Through this process, no virgin materials are used, and there’s a smaller carbon footprint by way of being made within the United States, under California’s strict EPA standards to boot! It’s an entirely new way to address sustainability in apparel.
And how do you further encourage sustainable consumption?

Despite its name, we hope our Trash Tee never goes into the actual trash. We want folks to be happy and love wearing their EVERYBODY.WORLD as much as possible, so we offer to repair anything purchased from us that needs a hand holding up to life’s rigorous push and pull.

We mend things at our HQ in LA, or if people want to make the repair themselves, we can organize to send them any buttons or other trims they might need. That way, they can keep wearing their favorite pieces for as long as possible.

Photo by Sydney Yatco
What does "innovation" mean at EVERYBODY.WORLD?

Reimagining with intention.
On your bio, too, you say you're "reimagining what a fashion company can be." What does that look like to you?

Workers, Ecology, Ideas are the foundation which we built the business on, and since launching in 2016 we’ve aimed to 'Make useful things with people and the planet in mind.'

We’ve never been interested in putting more stuff on the planet for the sake of it—even if that stuff is recycled, recyclable, and biodegradable.

For us, reimagining what a fashion company can look like means developing new textiles from US-grown manufacturing waste; making thoughtful goods responsibly in Los Angeles from fabric to finish; collaborating with everyday extraordinary people, and taking time to ask questions like: What is fair? What is sustainable? What is the future of fashion?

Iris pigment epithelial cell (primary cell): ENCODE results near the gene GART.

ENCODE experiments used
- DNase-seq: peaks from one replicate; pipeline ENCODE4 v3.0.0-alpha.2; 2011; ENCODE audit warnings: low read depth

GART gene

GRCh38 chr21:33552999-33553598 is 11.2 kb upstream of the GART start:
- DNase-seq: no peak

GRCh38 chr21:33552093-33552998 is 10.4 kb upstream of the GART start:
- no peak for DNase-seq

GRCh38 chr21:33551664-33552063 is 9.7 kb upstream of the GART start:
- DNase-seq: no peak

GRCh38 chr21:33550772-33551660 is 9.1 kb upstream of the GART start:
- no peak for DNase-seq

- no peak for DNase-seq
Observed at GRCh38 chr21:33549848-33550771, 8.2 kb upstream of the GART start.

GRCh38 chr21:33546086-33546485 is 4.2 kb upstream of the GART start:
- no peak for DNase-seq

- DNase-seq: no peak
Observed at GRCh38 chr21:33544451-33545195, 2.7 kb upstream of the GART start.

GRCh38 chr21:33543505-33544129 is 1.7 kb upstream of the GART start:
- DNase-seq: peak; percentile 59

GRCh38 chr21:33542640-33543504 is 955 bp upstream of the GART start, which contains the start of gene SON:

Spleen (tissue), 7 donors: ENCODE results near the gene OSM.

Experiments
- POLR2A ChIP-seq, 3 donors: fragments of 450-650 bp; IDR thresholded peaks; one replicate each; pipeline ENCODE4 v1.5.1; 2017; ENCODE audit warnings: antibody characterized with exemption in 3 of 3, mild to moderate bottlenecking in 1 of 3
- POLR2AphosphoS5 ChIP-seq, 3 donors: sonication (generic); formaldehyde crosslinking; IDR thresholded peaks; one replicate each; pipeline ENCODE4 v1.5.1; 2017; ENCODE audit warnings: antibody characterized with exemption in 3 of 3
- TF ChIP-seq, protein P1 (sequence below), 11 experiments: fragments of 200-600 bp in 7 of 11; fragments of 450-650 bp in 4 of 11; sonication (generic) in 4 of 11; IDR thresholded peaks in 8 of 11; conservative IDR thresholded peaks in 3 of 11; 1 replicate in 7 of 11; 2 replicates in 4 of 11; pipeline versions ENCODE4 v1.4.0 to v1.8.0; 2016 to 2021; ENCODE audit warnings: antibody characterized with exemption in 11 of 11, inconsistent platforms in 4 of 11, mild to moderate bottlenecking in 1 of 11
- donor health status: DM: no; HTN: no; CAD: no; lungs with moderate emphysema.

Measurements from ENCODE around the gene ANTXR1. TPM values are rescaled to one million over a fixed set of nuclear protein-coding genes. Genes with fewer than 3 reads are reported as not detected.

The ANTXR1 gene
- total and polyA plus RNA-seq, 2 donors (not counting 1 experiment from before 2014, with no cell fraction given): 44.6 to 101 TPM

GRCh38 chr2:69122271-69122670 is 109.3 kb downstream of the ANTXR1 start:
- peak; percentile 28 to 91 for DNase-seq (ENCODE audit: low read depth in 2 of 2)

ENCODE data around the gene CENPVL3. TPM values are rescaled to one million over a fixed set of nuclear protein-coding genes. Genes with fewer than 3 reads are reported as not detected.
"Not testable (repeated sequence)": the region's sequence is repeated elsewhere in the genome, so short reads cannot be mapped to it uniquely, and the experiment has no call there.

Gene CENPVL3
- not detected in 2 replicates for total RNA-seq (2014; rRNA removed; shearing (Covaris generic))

Photo by Alexis Gross
What’s collaborating with everyday people like? Are we really non-designers?

We may not all be designers in the traditional sense, but I do think everyone has something missing from their wardrobe. Maybe that's a garment you'd love to own and have never seen before, or something you absolutely adore but have worn to pieces and can’t find the perfect replacement anywhere. Our Contributor Collection, created piece-by-piece by everyday extraordinary people, is a place for those ideas to come to life!

Right now, it’s a magical group that includes a chess-playing spiritualist, a retired nurse, a gangsta gardener, and a 6-year old, amongst many others. Their individual spirit and style are what unite them. We commit to each of their ideas for a year and they receive 10% of the sales of their designs.

Photo by Maya Fuhr
What's next for EVERYBODY.WORLD?

Soon we’ll be unveiling details around an entirely new textile range. We also have upcoming Contributor Collections with Zizia Botanicals founder Abbe Findley, photographer and director, Danielle Levitt, and Reparations Club, which is a Black-owned bookshop and creative space here in Los Angeles.

We’re diving deeper into the world of natural dyes too! For Earth Day we released a limited-edition Long Sleeve which was tie-dyed indigo using composted mango and tamale lime powder. The process and philosophy behind natural dye is very profound and I’m super excited to share more about that.
Sounds exciting! One last ✨ wild card ✨ question for you: imagine you were an object, what would you be?

Maybe a pencil? Purposeful, impermanent, accessible.

Photo by Maya Fuhr
Instagram: @ari.katz


(Interviewed in April 2021)

︎︎︎ Teresa Y. of UNCLE TERRY SMELLS